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Five things I knew about security, before I knew anything about security

Hayley Denbraver 👩‍💻🥑 on August 04, 2019

I am a Developer Advocate for a company (Snyk) that specializes in helping devs find and fix security vulnerabilities in their open source dependen... [Read Full]
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Super job - it's all very much common sense if you can approach information security from a human perspective, I'll bung in another couple I use and a war story (non-technical!)

Layered security: you keep important documents in a locked filing cabinet, inside your locked house (possibly in a private apartment block). This makes breaking multiple locks slower and riskier for the attacker - if it's not worth their time/risk they'll pick an easier target.

Separation of responsibilities: you have the key to a private mail box, however the post office staff must open the building for you to use it. An attacker now needs to coerce two parties, not one, again increasing the time and risk involved for them.

War story: while a student, my car was stolen twice in a year and joyridden round the town. I fitted a flashing red led, it was never touched again - deterrents work to keep the bear moving along.


If you are warned about 50 security vulnerabilities (which don't end up being actual vulnerabilities), what is the likelihood that you will pay attention to the next alert?

This is the main problem I have with most dependency security checkers. Even the expensive tools like BlackDuck, JFrog XRay, Nexus IQ report way too many false positives. It's not worth the huge license fees.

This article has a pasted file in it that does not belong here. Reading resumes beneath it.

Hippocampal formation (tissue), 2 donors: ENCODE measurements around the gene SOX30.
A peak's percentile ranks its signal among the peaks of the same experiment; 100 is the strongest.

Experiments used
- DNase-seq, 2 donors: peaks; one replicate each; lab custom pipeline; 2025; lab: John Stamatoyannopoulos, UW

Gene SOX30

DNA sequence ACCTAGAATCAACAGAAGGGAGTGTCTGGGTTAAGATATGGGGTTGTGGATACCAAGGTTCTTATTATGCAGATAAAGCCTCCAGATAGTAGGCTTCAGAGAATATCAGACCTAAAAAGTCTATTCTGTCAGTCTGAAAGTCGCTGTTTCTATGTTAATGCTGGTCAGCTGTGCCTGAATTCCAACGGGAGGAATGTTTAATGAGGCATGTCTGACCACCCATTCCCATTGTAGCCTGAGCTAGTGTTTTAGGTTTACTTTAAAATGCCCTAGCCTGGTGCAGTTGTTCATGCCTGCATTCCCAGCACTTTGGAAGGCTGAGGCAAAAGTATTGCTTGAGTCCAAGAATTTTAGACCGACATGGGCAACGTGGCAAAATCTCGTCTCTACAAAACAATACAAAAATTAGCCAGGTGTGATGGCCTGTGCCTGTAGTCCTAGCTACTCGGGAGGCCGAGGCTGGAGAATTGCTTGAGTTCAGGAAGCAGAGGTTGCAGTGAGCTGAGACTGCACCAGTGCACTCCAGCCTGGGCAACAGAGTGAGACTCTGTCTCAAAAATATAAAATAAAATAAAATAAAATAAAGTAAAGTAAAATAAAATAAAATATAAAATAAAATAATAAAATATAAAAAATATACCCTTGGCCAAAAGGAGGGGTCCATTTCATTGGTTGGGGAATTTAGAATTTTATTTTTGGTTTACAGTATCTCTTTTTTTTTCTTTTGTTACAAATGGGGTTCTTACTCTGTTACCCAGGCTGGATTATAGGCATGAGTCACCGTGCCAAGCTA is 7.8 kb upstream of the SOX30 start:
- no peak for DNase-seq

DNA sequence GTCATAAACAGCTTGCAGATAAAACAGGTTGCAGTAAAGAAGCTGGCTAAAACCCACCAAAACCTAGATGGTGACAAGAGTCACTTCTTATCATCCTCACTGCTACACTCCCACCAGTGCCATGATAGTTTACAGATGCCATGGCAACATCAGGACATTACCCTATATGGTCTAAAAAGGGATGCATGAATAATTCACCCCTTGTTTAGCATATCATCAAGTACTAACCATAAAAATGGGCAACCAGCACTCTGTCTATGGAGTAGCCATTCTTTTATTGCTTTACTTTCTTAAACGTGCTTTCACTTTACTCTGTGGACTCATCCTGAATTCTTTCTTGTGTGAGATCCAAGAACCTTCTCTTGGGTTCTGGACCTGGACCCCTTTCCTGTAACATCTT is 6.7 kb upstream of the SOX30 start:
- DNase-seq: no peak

I work on a big Java enterprise application. We make a lot of use of parts of big frameworks. All tools I've tried report security issues on parts of the framework we do not depend upon. Just because I use Spring Framework does not mean I use Spring MVC. They are different components which are explicitly different dependencies. It's not like the case if Commons Collectiins where a security bug exists in the package, but we simply do not use that code.


Yeah, that is a problem and one we are still hacking on.

There are three ways we try to address it, but there is definitely room to improve.

  1. We make it possible to 'ignore' those kinds of vulnerabilities. Basically, you can review it once and dismiss it without addressing it because it isn't relevant to you and then it doesn't obscure the information that is relevant.

  2. Snyk have a research team that curates our database. Basically they have removed some general false positives and add metadata to other vulnerabilities to help you make a conscious decision whether something needs to be fixed or isn't relevant to you.

  3. Also, we have a product that can monitor an application that is up and running, and let you know if you are calling a function, etc that is compromised. Then it is much easier to prioritize what you are going to fix. It is obviously not the solution for everyone, but I am excited to see where it goes.


Great write up! As someone who uses Snyk, the cli is easy to use, but please pass on the message for adding Gradle support for the Intellij IDEA plugin. 🙏


I think this is on our roadmap, but I will pass it along regardless. Expanding support for IDEs is definitely something we want to do!


Remember, you are trying to outrun your peers, not the bear.

This truly summarizes security in today's world.

The bear will always to chasing. Just don't be the last in line closest to bear.

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